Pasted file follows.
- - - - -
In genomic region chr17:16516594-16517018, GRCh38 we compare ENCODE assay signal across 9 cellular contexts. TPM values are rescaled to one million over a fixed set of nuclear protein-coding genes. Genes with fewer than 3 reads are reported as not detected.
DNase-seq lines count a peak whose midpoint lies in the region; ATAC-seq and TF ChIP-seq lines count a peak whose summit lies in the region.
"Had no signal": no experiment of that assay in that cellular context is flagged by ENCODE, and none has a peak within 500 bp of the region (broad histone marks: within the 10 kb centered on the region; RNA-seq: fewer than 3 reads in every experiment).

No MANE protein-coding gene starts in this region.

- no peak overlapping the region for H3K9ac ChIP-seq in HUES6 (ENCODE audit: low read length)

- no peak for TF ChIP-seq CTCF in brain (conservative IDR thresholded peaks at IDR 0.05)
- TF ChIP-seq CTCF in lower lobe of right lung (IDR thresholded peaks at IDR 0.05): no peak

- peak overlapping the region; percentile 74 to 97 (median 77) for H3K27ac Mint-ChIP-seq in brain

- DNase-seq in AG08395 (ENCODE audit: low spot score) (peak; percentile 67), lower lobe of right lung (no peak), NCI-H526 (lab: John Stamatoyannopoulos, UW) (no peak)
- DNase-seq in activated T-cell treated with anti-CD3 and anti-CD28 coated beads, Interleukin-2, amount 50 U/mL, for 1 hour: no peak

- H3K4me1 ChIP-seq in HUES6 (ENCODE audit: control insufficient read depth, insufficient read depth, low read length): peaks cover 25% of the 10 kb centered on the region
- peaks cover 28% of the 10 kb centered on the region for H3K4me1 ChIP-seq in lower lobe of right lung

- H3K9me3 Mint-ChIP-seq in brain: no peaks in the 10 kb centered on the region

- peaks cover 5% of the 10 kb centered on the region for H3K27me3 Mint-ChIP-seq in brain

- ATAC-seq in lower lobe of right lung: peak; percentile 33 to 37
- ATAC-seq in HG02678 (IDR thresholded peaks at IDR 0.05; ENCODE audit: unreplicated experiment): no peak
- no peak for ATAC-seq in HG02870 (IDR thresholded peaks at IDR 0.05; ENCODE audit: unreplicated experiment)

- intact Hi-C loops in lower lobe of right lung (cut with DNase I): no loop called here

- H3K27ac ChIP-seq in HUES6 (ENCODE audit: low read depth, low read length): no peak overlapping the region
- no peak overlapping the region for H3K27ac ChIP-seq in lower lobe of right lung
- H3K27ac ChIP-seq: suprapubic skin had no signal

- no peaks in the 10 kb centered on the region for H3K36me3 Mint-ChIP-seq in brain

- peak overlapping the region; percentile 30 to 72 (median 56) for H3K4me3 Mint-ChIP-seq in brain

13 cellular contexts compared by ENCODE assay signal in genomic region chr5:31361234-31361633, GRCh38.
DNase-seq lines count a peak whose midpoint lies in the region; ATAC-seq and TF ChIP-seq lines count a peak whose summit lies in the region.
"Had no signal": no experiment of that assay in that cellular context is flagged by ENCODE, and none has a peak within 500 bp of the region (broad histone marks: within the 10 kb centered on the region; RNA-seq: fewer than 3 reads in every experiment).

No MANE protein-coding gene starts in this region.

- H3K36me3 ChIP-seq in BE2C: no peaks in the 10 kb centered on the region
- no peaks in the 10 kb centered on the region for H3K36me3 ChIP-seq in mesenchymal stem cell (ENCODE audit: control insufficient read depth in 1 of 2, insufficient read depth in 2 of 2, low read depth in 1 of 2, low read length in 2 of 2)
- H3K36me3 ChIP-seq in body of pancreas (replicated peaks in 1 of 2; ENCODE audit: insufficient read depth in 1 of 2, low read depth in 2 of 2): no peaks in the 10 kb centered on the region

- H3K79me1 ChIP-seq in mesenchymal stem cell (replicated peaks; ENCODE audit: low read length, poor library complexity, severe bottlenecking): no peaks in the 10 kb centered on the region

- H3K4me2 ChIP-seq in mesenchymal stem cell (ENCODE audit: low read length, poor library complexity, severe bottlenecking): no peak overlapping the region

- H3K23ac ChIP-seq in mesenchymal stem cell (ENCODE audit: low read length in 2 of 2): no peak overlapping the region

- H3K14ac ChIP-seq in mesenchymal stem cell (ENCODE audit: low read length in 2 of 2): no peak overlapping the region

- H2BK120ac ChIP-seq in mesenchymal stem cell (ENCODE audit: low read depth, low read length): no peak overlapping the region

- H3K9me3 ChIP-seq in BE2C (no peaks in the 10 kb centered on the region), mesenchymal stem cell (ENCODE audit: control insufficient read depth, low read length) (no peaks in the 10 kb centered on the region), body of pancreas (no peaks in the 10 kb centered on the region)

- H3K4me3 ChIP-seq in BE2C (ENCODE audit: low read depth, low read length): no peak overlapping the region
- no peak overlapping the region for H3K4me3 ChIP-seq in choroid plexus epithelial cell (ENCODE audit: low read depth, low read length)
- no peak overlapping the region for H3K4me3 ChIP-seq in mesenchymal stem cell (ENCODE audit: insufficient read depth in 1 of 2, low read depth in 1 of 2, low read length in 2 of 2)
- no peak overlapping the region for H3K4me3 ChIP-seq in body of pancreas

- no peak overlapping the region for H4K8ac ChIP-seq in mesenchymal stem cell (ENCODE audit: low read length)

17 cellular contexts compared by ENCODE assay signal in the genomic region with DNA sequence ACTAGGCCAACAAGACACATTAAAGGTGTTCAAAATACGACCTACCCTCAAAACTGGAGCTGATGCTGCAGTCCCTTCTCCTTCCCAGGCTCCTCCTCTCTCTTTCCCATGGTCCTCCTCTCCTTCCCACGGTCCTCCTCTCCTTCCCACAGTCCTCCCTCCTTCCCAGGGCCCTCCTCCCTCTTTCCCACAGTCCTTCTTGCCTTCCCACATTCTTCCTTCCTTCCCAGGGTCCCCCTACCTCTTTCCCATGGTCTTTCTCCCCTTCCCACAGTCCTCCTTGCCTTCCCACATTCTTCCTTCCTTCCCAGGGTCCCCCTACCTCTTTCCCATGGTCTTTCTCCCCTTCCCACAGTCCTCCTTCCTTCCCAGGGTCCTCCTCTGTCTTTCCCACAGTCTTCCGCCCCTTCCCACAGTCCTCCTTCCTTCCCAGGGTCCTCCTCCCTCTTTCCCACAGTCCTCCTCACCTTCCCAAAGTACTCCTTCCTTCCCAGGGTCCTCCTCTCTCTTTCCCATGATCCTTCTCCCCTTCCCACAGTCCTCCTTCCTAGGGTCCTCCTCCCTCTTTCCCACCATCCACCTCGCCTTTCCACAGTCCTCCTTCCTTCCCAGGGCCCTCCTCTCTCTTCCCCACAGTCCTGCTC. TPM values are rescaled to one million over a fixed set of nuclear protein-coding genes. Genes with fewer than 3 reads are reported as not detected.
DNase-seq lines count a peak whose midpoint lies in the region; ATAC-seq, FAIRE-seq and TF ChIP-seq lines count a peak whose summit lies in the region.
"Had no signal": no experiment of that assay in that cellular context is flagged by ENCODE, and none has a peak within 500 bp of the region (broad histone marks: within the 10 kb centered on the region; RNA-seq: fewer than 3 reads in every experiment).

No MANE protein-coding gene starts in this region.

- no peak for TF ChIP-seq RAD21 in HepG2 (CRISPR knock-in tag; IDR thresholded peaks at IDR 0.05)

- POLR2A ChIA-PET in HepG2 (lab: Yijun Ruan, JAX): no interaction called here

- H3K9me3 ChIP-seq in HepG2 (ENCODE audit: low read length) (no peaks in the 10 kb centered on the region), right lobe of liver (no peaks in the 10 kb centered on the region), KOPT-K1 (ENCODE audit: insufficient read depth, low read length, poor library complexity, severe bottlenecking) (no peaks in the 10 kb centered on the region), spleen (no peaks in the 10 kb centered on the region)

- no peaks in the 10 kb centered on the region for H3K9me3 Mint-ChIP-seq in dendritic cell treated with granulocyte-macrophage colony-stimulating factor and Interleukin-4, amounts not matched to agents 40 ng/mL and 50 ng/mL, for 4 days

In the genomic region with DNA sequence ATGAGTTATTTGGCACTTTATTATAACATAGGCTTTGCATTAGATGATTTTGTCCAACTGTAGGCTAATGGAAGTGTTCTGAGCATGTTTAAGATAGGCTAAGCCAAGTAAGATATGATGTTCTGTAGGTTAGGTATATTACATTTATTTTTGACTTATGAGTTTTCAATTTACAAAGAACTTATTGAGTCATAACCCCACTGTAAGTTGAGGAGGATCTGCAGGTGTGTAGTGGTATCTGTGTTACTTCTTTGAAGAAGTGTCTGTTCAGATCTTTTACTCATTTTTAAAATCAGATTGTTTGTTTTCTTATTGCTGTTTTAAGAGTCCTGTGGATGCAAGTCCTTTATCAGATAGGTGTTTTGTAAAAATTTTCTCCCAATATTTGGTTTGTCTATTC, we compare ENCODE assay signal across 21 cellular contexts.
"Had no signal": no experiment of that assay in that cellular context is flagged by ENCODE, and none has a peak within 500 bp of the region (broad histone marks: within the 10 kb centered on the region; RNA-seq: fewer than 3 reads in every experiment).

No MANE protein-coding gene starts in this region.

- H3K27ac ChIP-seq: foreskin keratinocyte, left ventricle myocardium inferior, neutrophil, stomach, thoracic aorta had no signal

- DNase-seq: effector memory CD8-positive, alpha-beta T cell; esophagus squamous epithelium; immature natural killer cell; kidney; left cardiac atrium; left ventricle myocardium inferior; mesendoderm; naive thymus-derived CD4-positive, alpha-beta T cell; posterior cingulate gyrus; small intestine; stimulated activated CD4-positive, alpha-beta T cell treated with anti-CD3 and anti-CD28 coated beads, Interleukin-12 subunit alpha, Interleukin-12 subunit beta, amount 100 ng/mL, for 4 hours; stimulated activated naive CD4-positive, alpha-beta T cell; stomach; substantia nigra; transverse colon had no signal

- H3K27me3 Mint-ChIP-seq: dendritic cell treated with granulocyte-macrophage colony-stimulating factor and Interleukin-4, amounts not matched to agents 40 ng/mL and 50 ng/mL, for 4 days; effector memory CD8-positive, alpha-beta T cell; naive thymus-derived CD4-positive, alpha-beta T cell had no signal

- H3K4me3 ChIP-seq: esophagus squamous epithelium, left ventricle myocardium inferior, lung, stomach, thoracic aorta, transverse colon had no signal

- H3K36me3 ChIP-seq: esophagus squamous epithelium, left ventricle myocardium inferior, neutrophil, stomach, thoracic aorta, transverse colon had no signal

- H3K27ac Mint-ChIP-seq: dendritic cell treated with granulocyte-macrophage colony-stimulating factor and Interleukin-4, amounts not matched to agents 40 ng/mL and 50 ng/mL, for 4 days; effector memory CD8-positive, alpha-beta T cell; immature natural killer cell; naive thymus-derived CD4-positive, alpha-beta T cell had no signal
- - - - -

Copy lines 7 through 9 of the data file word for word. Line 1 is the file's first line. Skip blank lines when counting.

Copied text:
- TF ChIP-seq CTCF in lower lobe of right lung (IDR thresholded peaks at IDR 0.05): no peak

- peak overlapping the region; percentile 74 to 97 (median 77) for H3K27ac Mint-ChIP-seq in brain

- DNase-seq in AG08395 (ENCODE audit: low spot score) (peak; percentile 67), lower lobe of right lung (no peak), NCI-H526 (lab: John Stamatoyannopoulos, UW) (no peak)